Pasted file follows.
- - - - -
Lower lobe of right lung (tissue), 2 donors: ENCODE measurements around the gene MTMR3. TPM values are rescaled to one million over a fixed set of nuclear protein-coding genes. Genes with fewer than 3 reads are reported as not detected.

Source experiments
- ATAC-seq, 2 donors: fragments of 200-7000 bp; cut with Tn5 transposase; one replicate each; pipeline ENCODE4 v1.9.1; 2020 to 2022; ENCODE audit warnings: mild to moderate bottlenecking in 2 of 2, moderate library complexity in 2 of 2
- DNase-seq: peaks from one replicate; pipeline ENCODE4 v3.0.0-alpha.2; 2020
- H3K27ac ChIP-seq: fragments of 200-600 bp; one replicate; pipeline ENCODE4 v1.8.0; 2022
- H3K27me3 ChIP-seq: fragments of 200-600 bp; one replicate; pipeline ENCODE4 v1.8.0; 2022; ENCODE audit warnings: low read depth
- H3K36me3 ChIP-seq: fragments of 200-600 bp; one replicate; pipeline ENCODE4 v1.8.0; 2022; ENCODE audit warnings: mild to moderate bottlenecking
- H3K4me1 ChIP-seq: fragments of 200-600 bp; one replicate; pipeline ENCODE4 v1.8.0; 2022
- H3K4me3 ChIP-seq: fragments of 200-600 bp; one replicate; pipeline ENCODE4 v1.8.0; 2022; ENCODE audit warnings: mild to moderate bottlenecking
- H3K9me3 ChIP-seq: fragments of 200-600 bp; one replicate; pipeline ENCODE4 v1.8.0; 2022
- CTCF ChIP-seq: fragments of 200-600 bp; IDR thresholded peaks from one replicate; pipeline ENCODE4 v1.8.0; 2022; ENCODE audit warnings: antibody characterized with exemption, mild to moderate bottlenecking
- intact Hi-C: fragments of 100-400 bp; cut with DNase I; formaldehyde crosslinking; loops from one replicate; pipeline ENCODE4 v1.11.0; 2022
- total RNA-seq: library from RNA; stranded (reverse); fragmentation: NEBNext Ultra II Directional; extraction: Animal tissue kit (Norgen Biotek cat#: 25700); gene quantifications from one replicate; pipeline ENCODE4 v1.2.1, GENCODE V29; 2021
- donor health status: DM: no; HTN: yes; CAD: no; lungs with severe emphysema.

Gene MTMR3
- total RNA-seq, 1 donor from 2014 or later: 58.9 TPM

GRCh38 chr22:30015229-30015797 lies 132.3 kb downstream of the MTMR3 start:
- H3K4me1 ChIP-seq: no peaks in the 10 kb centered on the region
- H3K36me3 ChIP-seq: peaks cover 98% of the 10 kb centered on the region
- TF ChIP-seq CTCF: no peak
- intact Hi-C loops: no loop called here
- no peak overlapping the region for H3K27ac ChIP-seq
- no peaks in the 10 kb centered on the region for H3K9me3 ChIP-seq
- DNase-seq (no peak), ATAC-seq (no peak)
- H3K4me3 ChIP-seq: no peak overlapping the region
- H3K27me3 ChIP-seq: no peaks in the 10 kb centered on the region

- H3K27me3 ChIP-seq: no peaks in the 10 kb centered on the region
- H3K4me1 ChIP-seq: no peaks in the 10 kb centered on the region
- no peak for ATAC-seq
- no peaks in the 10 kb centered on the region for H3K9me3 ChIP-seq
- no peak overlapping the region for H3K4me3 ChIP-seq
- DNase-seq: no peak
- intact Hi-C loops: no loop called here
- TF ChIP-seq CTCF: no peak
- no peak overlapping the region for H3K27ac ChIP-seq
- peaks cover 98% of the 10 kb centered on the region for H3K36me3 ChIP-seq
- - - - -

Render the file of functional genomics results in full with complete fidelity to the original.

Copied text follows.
Lower lobe of right lung (tissue), 2 donors: ENCODE measurements around the gene MTMR3. TPM values are rescaled to one million over a fixed set of nuclear protein-coding genes. Genes with fewer than 3 reads are reported as not detected.

Source experiments
- ATAC-seq, 2 donors: fragments of 200-7000 bp; cut with Tn5 transposase; one replicate each; pipeline ENCODE4 v1.9.1; 2020 to 2022; ENCODE audit warnings: mild to moderate bottlenecking in 2 of 2, moderate library complexity in 2 of 2
- DNase-seq: peaks from one replicate; pipeline ENCODE4 v3.0.0-alpha.2; 2020
- H3K27ac ChIP-seq: fragments of 200-600 bp; one replicate; pipeline ENCODE4 v1.8.0; 2022
- H3K27me3 ChIP-seq: fragments of 200-600 bp; one replicate; pipeline ENCODE4 v1.8.0; 2022; ENCODE audit warnings: low read depth
- H3K36me3 ChIP-seq: fragments of 200-600 bp; one replicate; pipeline ENCODE4 v1.8.0; 2022; ENCODE audit warnings: mild to moderate bottlenecking
- H3K4me1 ChIP-seq: fragments of 200-600 bp; one replicate; pipeline ENCODE4 v1.8.0; 2022
- H3K4me3 ChIP-seq: fragments of 200-600 bp; one replicate; pipeline ENCODE4 v1.8.0; 2022; ENCODE audit warnings: mild to moderate bottlenecking
- H3K9me3 ChIP-seq: fragments of 200-600 bp; one replicate; pipeline ENCODE4 v1.8.0; 2022
- CTCF ChIP-seq: fragments of 200-600 bp; IDR thresholded peaks from one replicate; pipeline ENCODE4 v1.8.0; 2022; ENCODE audit warnings: antibody characterized with exemption, mild to moderate bottlenecking
- intact Hi-C: fragments of 100-400 bp; cut with DNase I; formaldehyde crosslinking; loops from one replicate; pipeline ENCODE4 v1.11.0; 2022
- total RNA-seq: library from RNA; stranded (reverse); fragmentation: NEBNext Ultra II Directional; extraction: Animal tissue kit (Norgen Biotek cat#: 25700); gene quantifications from one replicate; pipeline ENCODE4 v1.2.1, GENCODE V29; 2021
- donor health status: DM: no; HTN: yes; CAD: no; lungs with severe emphysema.

Gene MTMR3
- total RNA-seq, 1 donor from 2014 or later: 58.9 TPM

GRCh38 chr22:30015229-30015797 lies 132.3 kb downstream of the MTMR3 start:
- H3K4me1 ChIP-seq: no peaks in the 10 kb centered on the region
- H3K36me3 ChIP-seq: peaks cover 98% of the 10 kb centered on the region
- TF ChIP-seq CTCF: no peak
- intact Hi-C loops: no loop called here
- no peak overlapping the region for H3K27ac ChIP-seq
- no peaks in the 10 kb centered on the region for H3K9me3 ChIP-seq
- DNase-seq (no peak), ATAC-seq (no peak)
- H3K4me3 ChIP-seq: no peak overlapping the region
- H3K27me3 ChIP-seq: no peaks in the 10 kb centered on the region

- H3K27me3 ChIP-seq: no peaks in the 10 kb centered on the region
- H3K4me1 ChIP-seq: no peaks in the 10 kb centered on the region
- no peak for ATAC-seq
- no peaks in the 10 kb centered on the region for H3K9me3 ChIP-seq
- no peak overlapping the region for H3K4me3 ChIP-seq
- DNase-seq: no peak
- intact Hi-C loops: no loop called here
- TF ChIP-seq CTCF: no peak
- no peak overlapping the region for H3K27ac ChIP-seq
- peaks cover 98% of the 10 kb centered on the region for H3K36me3 ChIP-seq